Thomas Jefferson High School for Science and Technology, a governor’s school in Alexandria. (Mareta Creations)
By Makya Renée Little
Thomas Jefferson High School for Science & Technology, currently ranked the No.1 high school in the nation, has released admissions statistics for the Class of 2025. The results are groundbreaking and a model for the nation: Admissions reform increased diversity on almost every metric without compromising the quality of the incoming class.
This year was the first under a newly revised admissions process aiming to increase equity. The Fairfax County School Board voted to abolish the entrance exam, eliminate the application fee, and introduce a more holistic evaluation process. To ensure students were prepared for the rigor of an advanced STEM education at TJ, a minimum GPA, advanced math prerequisite, and “math and/or science” problem solving essay became parts of the process. Now, the results are in: improving equity and maintaining rigorous academic standards go hand in hand.
Historically, wealthy students have been disproportionately more likely to be admitted to America’s most competitive, elite public schools; TJ was no different. Over the past 8 years, the TJ acceptance rate for private school students has increased from 13.8 percent to 27.6 percent, while the admissions rate for public school students has only increased from 15.5 percent to 18.5 percent. In fact, the bar is even higher for the most socioeconomically vulnerable. Students eligible for free and/or reduced price lunch represent less than 2.4 percent of the TJ student body, in contrast to 31 percent of the overall student population in Fairfax County Public Schools.
Thus, the most revolutionary change as a result of the new admissions process came for students from low-income families. Economically disadvantaged students increased from 0.62 percent to 25.09 percent of the incoming class. In more than 30 years of efforts to improve diversity, equity and inclusion and America’s No. 1 high school, this is a standout success.
Over the past 16 years, the average acceptance rates for Black and Hispanic students were 4.7 and 6.1 percent, respectively, in contrast to a rate of 16.7 percent for all applicants. Moreover, TJ became less representative of the surrounding student population over time. In the Class of 2024, under-represention at TJ relative to students enrolled in Fairfax County Public Schools rose to 83 percent for Black students and 90 percent for Hispanic students. This year, the rate of admissions for Black and Hispanic students increased approximately 6 and 8 percentage points respectively.
Girls have also been underrepresented by at least 10 percent compared to the FCPS student body for 11 of the past 12 years. This year, the proportion of admitted girls increased from 41.8 percent to 46 percent. The progress on racial, ethnic, and gender equity is modest but worth celebrating and building on for future admissions cycles.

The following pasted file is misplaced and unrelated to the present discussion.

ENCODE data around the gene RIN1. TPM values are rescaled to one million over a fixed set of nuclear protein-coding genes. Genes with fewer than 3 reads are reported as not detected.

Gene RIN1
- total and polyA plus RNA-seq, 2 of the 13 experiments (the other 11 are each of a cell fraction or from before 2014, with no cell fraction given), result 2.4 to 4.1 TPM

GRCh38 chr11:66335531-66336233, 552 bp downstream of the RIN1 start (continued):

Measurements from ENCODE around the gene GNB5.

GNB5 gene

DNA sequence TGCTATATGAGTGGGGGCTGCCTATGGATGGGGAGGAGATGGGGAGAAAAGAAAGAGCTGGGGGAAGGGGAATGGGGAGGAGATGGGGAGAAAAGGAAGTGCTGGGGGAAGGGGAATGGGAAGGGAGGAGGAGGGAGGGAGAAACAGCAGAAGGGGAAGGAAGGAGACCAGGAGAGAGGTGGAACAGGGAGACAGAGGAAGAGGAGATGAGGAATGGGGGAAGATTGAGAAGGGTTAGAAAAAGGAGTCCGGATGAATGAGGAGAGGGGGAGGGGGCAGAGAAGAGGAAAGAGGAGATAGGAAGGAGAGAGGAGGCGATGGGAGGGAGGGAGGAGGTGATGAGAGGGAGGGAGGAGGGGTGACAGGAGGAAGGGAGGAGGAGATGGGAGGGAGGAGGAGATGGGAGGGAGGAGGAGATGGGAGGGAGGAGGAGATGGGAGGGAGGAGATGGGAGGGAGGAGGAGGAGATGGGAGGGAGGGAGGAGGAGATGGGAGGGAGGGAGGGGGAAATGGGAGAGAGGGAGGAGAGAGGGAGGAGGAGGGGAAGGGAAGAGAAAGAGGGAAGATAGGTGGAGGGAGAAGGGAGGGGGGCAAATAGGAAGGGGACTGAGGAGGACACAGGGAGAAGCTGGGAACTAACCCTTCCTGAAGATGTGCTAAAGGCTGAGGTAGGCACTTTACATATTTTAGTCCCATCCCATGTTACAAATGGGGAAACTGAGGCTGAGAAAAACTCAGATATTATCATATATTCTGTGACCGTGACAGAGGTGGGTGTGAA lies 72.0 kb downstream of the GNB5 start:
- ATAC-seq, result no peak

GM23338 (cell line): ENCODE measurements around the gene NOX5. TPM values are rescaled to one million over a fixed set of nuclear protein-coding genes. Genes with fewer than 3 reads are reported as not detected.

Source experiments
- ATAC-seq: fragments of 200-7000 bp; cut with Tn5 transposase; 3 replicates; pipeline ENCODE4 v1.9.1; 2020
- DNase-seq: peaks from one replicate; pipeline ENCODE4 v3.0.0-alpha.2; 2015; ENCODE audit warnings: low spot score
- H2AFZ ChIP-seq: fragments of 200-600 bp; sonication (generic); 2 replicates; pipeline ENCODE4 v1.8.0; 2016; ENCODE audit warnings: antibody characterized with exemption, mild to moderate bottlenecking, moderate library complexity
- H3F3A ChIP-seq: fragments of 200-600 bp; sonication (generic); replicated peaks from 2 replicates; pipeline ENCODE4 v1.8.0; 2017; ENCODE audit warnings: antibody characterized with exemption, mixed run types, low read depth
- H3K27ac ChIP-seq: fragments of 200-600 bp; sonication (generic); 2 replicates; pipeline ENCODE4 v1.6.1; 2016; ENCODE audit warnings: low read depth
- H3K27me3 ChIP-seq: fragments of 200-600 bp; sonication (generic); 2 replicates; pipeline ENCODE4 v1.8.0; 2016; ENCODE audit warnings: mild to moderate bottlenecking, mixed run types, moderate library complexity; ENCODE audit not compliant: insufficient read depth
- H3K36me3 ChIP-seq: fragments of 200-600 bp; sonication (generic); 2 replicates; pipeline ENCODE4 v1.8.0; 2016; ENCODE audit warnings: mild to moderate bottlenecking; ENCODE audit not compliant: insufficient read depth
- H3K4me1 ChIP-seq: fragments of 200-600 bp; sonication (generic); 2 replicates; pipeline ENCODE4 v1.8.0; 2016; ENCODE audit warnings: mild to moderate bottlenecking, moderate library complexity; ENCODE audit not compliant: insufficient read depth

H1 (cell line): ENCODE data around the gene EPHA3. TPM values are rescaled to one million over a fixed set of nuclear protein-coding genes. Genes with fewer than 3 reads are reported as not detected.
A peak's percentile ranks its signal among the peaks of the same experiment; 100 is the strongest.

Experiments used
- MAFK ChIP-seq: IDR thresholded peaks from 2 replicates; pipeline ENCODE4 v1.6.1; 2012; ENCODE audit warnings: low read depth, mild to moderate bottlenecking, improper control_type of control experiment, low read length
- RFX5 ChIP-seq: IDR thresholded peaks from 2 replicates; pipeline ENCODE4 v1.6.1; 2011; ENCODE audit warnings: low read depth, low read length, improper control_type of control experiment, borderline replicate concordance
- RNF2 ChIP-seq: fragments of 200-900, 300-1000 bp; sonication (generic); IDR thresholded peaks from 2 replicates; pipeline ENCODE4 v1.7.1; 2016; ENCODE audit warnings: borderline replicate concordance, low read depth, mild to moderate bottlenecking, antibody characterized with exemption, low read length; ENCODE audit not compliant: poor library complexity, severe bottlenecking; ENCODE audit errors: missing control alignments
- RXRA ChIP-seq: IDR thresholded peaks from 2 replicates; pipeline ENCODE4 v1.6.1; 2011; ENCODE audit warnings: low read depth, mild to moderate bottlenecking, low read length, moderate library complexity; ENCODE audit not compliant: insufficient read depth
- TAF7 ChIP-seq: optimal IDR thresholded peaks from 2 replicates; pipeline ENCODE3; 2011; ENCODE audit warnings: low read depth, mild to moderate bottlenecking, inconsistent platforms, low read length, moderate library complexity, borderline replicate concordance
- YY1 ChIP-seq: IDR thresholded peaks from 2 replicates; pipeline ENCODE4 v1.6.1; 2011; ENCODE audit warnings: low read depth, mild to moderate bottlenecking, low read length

Perhaps the most significant factor for TJ admissions became where you live. Over the past eight years, three of the 26 FCPS middle schools contributed 55 percent of the FCPS students admitted to TJ. At the same time, five of the 26 FCPS middle schools contributed less than 1 percent of FCPS students admitted to TJ combined. This year, for the first time, the top 1.5 percent of each eighth grade class within the draw districts who met the admissions qualifications was offered a spot at TJ. If a middle school had fewer than 1.5 percent students who met the qualifications, then only those eligible gained admission and the remaining seats were open to all applicants regardless of region. Now, for the first time in the past 10 years, all Fairfax County Public Schools had students accepted to TJ.
The average GPA for the TJ applicant pool was slightly higher this year than for the past five years. Crucially, the GPA of the admitted class is on par with previous years. In other words, there was no compromise in student qualifications. The true test of whether underrepresented students are provided the support they need to succeed will depend on accepted offers of admission, attrition rates, and student experience at TJ. At the same time, no one can deny the extraordinary academic ability of the incoming class.
I know what this progress means, because I graduated from TJ in 2000. There is no evidence that more privileged students are more intelligent, harder-working, or otherwise more qualified to access extraordinary educational opportunities. Clearly, factors other than merit have been skewing the results. Recent reforms that sought to lower barriers to access without lowering the bar of admissions are clearly working. The TJ Alumni Action Group (TJAAG) — where I serve as president — commends the Fairfax County School Board for their courage to pursue worthwhile admissions reforms. Looking forward, we continue to call for more data and policy analysis so that the admissions process can be improved over time. That’s the least our children, future innovators, and leaders deserve.
Makya Renée Little is an alumna of Thomas Jefferson High School for Science & Technology, Florida A&M University,and George Mason University. She also holds a certificate in leading diversity, equity and inclusion from Northwestern University and lives in Northern Virginia.
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